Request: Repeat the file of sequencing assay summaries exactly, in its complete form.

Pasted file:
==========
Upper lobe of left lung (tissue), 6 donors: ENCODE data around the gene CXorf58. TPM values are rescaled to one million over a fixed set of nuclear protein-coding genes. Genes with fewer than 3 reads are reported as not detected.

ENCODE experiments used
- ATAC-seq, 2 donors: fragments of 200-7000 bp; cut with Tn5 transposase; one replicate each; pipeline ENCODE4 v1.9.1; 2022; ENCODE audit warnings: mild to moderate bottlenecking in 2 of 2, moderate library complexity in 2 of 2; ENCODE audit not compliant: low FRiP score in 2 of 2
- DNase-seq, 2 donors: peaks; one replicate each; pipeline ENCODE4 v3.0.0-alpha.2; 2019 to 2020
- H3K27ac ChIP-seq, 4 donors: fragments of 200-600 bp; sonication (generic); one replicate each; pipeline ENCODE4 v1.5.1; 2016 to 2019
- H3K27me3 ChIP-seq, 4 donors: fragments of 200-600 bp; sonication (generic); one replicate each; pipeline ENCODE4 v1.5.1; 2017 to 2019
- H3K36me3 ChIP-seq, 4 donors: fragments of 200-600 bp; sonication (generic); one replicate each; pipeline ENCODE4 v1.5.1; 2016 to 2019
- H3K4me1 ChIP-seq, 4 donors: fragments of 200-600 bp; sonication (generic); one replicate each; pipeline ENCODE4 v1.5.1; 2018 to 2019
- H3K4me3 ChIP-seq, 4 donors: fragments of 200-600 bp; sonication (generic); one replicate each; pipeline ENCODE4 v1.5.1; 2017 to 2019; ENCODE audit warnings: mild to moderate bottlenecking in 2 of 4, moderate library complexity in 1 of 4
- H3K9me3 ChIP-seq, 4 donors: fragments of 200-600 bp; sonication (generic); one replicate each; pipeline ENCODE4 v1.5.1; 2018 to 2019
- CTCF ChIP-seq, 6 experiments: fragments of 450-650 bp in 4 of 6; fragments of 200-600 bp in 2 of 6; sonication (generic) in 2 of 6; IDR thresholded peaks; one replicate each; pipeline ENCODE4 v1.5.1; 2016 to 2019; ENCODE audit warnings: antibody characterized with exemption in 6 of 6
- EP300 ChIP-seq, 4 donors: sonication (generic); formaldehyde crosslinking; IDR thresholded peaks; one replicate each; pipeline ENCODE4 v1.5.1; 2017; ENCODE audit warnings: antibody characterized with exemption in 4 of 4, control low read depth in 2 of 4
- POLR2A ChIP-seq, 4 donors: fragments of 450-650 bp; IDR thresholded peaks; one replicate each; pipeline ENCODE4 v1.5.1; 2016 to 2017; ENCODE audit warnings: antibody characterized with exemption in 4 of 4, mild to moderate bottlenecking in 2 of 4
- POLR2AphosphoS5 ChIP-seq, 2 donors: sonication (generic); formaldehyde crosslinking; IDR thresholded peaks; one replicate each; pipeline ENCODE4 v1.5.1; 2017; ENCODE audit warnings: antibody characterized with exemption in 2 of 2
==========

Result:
Upper lobe of left lung (tissue), 6 donors: ENCODE data around the gene CXorf58. TPM values are rescaled to one million over a fixed set of nuclear protein-coding genes. Genes with fewer than 3 reads are reported as not detected.

ENCODE experiments used
- ATAC-seq, 2 donors: fragments of 200-7000 bp; cut with Tn5 transposase; one replicate each; pipeline ENCODE4 v1.9.1; 2022; ENCODE audit warnings: mild to moderate bottlenecking in 2 of 2, moderate library complexity in 2 of 2; ENCODE audit not compliant: low FRiP score in 2 of 2
- DNase-seq, 2 donors: peaks; one replicate each; pipeline ENCODE4 v3.0.0-alpha.2; 2019 to 2020
- H3K27ac ChIP-seq, 4 donors: fragments of 200-600 bp; sonication (generic); one replicate each; pipeline ENCODE4 v1.5.1; 2016 to 2019
- H3K27me3 ChIP-seq, 4 donors: fragments of 200-600 bp; sonication (generic); one replicate each; pipeline ENCODE4 v1.5.1; 2017 to 2019
- H3K36me3 ChIP-seq, 4 donors: fragments of 200-600 bp; sonication (generic); one replicate each; pipeline ENCODE4 v1.5.1; 2016 to 2019
- H3K4me1 ChIP-seq, 4 donors: fragments of 200-600 bp; sonication (generic); one replicate each; pipeline ENCODE4 v1.5.1; 2018 to 2019
- H3K4me3 ChIP-seq, 4 donors: fragments of 200-600 bp; sonication (generic); one replicate each; pipeline ENCODE4 v1.5.1; 2017 to 2019; ENCODE audit warnings: mild to moderate bottlenecking in 2 of 4, moderate library complexity in 1 of 4
- H3K9me3 ChIP-seq, 4 donors: fragments of 200-600 bp; sonication (generic); one replicate each; pipeline ENCODE4 v1.5.1; 2018 to 2019
- CTCF ChIP-seq, 6 experiments: fragments of 450-650 bp in 4 of 6; fragments of 200-600 bp in 2 of 6; sonication (generic) in 2 of 6; IDR thresholded peaks; one replicate each; pipeline ENCODE4 v1.5.1; 2016 to 2019; ENCODE audit warnings: antibody characterized with exemption in 6 of 6
- EP300 ChIP-seq, 4 donors: sonication (generic); formaldehyde crosslinking; IDR thresholded peaks; one replicate each; pipeline ENCODE4 v1.5.1; 2017; ENCODE audit warnings: antibody characterized with exemption in 4 of 4, control low read depth in 2 of 4
- POLR2A ChIP-seq, 4 donors: fragments of 450-650 bp; IDR thresholded peaks; one replicate each; pipeline ENCODE4 v1.5.1; 2016 to 2017; ENCODE audit warnings: antibody characterized with exemption in 4 of 4, mild to moderate bottlenecking in 2 of 4
- POLR2AphosphoS5 ChIP-seq, 2 donors: sonication (generic); formaldehyde crosslinking; IDR thresholded peaks; one replicate each; pipeline ENCODE4 v1.5.1; 2017; ENCODE audit warnings: antibody characterized with exemption in 2 of 2